? for you?, so mom owns a home, right ??? but lives with you & your hubby in your own home?? Is this right? If so, you kinda need to think about just what is feasible in the long run for mom's house. This after the "bridge loan" gets worked out. If mom gets on Medicaid for NH, and owns a home or a share of the home then MERP will likely be something you have to deal with after she dies. While mom is alive her home is an exempt asset (by & large) for Medicaid but once she dies, then the exemption goes away and then the asset is subject to MERP's recovery.MERP has many of it's own exemptions which you have to file for too and within a pretty specific timeframe. Just how - again (sigh!)- depends on your state's laws. Like for TX, Medicaid is able to place a claim against the estate (a CLAIM and not a LIEN) who's only probatable asset will be the house. If you pay on things for mom's house & you have your own home, then all normal expenses paid to maintain the house are exclusions from MERP's recovery amount. But you will have to file for those exclusions and with documentation to MERP.

Now many states are outsourcing MERP, if your state is one of those, ask the attorney how this may have changed how to approach probate (and the transfer of the property ownership via probate). Also ask if he will do the probate filing or if he has a probate attorney he/she refers that too. Good luck and really none of this is simple or easy.
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Igloo, Our atty is NAELA, and is wonderful, but I can only afford so many visits at $300/hr! I was just wondering if anyone was familiar with the process.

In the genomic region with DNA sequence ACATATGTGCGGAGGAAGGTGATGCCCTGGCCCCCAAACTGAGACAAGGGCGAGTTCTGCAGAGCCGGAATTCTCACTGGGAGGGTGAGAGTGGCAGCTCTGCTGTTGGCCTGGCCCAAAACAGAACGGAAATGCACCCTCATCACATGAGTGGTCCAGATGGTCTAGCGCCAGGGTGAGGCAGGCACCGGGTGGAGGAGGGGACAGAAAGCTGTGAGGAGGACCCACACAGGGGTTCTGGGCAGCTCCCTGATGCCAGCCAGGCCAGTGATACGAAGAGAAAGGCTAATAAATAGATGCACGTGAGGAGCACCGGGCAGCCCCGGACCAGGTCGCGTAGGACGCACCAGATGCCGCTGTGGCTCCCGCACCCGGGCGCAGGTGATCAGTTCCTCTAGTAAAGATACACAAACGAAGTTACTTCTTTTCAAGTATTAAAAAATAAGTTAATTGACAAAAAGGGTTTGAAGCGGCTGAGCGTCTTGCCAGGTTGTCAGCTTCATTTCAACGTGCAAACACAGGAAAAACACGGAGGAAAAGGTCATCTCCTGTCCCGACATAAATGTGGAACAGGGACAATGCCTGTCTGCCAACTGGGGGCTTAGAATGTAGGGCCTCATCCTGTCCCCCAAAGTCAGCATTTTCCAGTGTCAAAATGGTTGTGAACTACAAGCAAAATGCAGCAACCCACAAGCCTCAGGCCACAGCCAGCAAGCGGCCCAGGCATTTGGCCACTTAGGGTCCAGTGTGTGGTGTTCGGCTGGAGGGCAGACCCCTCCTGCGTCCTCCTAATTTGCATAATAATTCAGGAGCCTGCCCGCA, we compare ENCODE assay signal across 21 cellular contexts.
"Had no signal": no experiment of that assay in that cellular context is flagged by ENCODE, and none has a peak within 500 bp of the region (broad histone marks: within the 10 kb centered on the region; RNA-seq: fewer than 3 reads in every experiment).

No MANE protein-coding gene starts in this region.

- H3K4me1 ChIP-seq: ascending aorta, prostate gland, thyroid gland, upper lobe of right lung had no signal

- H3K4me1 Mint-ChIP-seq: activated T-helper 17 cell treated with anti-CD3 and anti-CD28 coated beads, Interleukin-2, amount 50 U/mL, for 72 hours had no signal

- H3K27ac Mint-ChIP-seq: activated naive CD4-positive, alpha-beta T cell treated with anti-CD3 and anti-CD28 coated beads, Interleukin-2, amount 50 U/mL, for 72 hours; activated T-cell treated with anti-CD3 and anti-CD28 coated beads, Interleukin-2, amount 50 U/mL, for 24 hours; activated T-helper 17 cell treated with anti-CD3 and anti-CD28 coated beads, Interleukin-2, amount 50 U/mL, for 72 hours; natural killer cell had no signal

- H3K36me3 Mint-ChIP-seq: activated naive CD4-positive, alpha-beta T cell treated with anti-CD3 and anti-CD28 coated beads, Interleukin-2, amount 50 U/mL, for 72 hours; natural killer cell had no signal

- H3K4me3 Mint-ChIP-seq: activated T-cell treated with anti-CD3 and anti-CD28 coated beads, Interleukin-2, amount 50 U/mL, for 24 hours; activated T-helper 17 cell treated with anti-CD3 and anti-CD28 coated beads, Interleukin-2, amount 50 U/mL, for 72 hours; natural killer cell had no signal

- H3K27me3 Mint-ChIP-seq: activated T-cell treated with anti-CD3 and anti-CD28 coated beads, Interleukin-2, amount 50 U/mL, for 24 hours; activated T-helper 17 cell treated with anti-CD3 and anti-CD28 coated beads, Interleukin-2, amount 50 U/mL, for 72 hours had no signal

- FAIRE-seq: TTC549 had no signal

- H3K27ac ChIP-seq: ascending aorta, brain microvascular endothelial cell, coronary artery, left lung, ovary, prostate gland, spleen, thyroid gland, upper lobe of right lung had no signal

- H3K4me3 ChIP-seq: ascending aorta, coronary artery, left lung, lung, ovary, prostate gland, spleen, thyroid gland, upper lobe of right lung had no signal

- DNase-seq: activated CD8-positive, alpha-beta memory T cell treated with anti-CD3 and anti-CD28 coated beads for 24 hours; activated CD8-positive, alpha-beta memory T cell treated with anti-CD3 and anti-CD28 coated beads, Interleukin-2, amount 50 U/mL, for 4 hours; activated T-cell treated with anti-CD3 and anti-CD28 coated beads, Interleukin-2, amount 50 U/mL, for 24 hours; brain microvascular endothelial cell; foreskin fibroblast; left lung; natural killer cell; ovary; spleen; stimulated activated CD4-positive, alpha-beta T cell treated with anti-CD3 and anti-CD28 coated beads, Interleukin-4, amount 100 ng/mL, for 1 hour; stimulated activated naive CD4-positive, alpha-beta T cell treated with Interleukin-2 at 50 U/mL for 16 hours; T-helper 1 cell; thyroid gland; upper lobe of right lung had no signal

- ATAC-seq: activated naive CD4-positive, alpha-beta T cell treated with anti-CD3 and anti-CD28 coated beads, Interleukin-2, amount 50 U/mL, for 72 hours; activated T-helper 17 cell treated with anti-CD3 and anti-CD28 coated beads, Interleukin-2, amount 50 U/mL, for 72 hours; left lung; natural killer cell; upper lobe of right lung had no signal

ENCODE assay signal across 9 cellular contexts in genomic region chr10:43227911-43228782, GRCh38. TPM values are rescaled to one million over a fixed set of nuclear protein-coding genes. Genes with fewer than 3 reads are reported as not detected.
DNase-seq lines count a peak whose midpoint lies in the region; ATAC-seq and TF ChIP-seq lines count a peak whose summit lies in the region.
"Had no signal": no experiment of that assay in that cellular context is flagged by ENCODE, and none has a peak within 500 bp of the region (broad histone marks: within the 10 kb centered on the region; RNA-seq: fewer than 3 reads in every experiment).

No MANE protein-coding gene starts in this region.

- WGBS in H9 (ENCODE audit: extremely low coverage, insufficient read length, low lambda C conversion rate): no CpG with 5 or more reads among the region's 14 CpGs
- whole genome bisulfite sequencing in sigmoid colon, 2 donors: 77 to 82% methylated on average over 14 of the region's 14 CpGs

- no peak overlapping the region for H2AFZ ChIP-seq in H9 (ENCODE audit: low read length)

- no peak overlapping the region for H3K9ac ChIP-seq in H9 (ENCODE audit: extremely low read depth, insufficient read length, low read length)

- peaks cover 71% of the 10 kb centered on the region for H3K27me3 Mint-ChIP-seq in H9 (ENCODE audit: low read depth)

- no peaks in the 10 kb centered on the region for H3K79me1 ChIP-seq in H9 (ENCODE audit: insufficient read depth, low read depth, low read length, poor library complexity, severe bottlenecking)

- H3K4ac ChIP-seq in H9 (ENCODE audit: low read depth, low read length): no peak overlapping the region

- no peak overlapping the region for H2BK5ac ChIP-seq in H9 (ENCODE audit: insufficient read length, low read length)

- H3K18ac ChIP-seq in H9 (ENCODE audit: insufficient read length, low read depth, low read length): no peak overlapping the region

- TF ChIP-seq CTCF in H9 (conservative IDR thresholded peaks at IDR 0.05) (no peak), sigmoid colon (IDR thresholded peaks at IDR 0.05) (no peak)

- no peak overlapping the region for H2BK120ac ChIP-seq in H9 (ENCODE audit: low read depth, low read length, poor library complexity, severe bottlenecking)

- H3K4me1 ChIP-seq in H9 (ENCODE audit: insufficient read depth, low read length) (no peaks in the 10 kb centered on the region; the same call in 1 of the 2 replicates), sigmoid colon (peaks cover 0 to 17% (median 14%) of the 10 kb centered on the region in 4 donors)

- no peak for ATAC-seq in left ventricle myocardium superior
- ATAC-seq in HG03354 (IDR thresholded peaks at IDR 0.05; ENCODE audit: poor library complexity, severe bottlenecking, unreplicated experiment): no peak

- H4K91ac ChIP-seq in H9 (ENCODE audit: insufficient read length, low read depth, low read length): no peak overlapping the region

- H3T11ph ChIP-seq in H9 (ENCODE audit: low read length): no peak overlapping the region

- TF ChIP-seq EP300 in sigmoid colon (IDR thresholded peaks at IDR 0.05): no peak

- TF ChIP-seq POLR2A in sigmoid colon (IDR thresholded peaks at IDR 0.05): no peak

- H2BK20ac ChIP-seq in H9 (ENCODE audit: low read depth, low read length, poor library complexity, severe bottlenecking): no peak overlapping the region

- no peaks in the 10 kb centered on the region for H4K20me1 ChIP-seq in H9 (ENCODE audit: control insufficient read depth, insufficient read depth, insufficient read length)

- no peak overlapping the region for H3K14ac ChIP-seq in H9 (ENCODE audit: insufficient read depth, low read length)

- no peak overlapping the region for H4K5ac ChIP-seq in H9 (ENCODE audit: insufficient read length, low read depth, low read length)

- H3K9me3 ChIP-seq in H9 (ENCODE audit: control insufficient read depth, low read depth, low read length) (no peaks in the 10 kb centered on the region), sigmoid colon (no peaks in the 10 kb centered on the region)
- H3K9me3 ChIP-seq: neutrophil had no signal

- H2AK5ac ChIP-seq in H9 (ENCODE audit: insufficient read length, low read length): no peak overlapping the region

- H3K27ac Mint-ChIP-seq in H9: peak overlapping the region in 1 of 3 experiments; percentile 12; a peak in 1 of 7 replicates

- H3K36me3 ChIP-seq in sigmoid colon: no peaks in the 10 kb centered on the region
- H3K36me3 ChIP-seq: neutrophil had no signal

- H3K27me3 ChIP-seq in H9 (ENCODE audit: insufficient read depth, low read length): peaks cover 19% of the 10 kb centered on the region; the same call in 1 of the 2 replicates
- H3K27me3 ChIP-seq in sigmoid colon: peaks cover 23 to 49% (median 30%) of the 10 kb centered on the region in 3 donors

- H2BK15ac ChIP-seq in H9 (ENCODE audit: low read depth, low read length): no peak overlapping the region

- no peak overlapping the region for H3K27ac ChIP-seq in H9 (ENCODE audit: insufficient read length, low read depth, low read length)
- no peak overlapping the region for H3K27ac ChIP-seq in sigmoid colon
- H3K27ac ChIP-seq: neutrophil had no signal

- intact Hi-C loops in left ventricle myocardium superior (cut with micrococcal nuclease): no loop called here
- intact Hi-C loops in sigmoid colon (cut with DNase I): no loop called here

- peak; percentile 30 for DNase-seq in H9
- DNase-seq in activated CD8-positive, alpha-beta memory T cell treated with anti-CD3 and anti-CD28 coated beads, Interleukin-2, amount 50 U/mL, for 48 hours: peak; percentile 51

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Amicable - is your attorney an elder law speciality attorney…like NAELA? If not, I would go to see one who does elder law as their speciality & is on a NAELA list. My experience is that the forms and agreements really need to be done to pass muster for how Medicaid is reviewed in your state and that most attorneys just don't understand the complexity of Medicaid and MERP (Medicaid estate recovery). They can likely do an caregiver agreement - like what our beloved Cap' had done - but it needs to be structured just right legally. Good luck.
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i think you should rely on your attorney on this one because he could not only give you the best advice but could guide you thru the process. he could do you up an almost instant caregiver agreement that would allow you begin recovering some of your money. i think our carer agreement allocated me about 1700 a month although in reality id have only taken the 400.00 a month i needed to cover my meager bills. mom didnt live long after the agreement was drafted so fortunately i dont have income tax ramifications to worry about. it would be a mess to be taxed on money you actually never took reciept of.